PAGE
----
Britain’s future: C-o-n-s-e-r-v-a-t-i-v-e |

Britain’s future: C-o-n-s-e-r-v-a-t-i-v-e

Britain’s Labour Party virtually has assured that Conservatives will hold on to the prime ministership and Parliament for some time to come with the selection of uber-leftist Jeremy Corbyn as its new leader. And it’s easy to see why.

Mr. Corbyn, 66, is a child of the kind of 1960s radicalism whose populism seemed so sweet at the time but left such a horridly bitter aftertaste of failure. And he is a product of what leftists do best (or worst) — double down on failure; his rise to power follows disastrous May elections, one of Labour’s worst showings in decades.

As Steven Erlanger writes in The New York Times, Corbyn is “a professed man of the ‘hard left’ who believes that the Labour Party must return to its roots and fight inequality in all its forms.”

Think “social justice” writ large. And think naiveté writ larger: Three years ago, Corbyn advocated for Britain to abolish its armed forces.

All of this presents a grand opportunity for Conservatives to maintain their reign and strengthen their ruling majority. Prime Minister David Cameron, who won a second five-year term in May, will not seek a third term and has indicated he will not serve out this term. That means second-in-command George Osborne is the odds-on favorite to succeed Mr. Cameron.

Some pundits have opined that Jeremy Corbyn’s ascension is the perfect opportunity for Conservatives to capture “centrist” Brits. While that might be politically astute, Conservatives, firmly in power, would find it far more astute to practice their conservatism without such distraction or dilution.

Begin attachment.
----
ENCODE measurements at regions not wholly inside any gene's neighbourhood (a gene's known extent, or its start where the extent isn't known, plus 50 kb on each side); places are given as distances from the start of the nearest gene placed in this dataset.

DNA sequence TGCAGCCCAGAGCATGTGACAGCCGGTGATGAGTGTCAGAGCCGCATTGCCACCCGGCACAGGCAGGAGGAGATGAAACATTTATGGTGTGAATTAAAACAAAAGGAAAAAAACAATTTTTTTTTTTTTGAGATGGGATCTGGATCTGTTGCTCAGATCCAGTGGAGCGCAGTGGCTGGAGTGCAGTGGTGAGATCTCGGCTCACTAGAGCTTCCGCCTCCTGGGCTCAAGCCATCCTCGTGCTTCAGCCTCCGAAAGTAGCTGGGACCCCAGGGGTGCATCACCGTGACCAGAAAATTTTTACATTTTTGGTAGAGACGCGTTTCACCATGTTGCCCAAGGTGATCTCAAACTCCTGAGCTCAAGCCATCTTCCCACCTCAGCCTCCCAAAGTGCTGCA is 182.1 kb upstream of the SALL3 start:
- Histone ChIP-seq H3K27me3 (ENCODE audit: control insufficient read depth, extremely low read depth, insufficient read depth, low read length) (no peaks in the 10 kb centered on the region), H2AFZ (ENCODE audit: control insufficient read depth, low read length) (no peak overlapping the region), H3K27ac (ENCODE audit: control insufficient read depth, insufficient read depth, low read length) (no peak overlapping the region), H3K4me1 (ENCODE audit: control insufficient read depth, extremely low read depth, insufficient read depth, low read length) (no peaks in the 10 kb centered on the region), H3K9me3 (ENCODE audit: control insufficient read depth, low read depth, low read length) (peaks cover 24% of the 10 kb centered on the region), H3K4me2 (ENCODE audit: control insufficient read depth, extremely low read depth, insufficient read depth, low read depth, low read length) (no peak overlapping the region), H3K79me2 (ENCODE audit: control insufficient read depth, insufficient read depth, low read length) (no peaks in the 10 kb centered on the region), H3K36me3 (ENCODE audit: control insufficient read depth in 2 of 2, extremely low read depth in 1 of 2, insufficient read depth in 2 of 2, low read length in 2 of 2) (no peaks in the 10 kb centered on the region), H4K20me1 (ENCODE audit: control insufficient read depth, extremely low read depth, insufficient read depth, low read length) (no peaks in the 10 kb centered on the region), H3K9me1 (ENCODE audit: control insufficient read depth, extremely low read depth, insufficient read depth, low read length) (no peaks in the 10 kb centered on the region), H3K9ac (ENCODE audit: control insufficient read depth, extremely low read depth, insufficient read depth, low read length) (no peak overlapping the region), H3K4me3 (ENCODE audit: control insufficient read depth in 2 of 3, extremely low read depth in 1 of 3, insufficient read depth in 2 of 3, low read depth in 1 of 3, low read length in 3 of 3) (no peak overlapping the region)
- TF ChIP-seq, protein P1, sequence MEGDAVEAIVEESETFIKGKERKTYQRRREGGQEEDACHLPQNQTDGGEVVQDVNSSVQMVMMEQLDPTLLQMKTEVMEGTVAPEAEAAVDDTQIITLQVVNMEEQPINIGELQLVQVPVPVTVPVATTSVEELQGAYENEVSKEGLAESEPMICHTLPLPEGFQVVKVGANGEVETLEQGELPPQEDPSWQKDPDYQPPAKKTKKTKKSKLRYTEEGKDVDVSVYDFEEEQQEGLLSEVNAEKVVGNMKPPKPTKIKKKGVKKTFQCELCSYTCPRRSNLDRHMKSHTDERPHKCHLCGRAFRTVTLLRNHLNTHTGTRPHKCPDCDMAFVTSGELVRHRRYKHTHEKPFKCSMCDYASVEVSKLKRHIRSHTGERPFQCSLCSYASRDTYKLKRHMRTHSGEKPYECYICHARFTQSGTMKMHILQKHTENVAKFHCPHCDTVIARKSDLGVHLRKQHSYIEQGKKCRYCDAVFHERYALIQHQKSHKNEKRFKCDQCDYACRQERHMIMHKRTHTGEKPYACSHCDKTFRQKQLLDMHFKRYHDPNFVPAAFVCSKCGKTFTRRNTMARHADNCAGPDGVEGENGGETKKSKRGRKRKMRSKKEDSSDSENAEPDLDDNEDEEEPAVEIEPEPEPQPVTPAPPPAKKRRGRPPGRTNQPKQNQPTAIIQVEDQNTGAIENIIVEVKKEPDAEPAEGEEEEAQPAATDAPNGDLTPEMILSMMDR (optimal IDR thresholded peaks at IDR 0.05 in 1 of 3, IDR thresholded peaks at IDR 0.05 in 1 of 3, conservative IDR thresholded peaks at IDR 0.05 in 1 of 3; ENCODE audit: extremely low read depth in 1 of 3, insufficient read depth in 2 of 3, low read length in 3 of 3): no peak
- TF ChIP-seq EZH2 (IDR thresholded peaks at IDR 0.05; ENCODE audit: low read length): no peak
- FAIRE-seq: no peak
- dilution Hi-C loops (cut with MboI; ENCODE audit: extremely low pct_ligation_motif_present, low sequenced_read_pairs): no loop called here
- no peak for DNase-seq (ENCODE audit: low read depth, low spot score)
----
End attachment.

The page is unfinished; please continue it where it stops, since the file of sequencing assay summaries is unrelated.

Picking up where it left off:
TribLIVE commenting policy

You are solely responsible for your comments and by using you agree to our Terms of Service.

We moderate comments. Our goal is to provide substantive commentary for a general readership. By screening submissions, we provide a space where readers can share intelligent and informed commentary that enhances the quality of our news and information.

While most comments will be posted if they are on-topic and not abusive, moderating decisions are subjective. We will make them as carefully and consistently as we can. Because of the volume of reader comments, we cannot review individual moderation decisions with readers.

We value thoughtful comments representing a range of views that make their point quickly and politely. We make an effort to protect discussions from repeated comments either by the same reader or different readers

We follow the same standards for taste as the daily newspaper. A few things we won't tolerate: personal attacks, obscenity, vulgarity, profanity (including expletives and letters followed by dashes), commercial promotion, impersonations, incoherence, proselytizing and SHOUTING. Don't include URLs to Web sites.

We do not edit comments. They are either approved or deleted. We reserve the right to edit a comment that is quoted or excerpted in an article. In this case, we may fix spelling and punctuation.

We welcome strong opinions and criticism of our work, but we don't want comments to become bogged down with discussions of our policies and we will moderate accordingly.

We appreciate it when readers and people quoted in articles or blog posts point out errors of fact or emphasis and will investigate all assertions. But these suggestions should be sent via e-mail. To avoid distracting other readers, we won't publish comments that suggest a correction. Instead, corrections will be made in a blog post or in an article.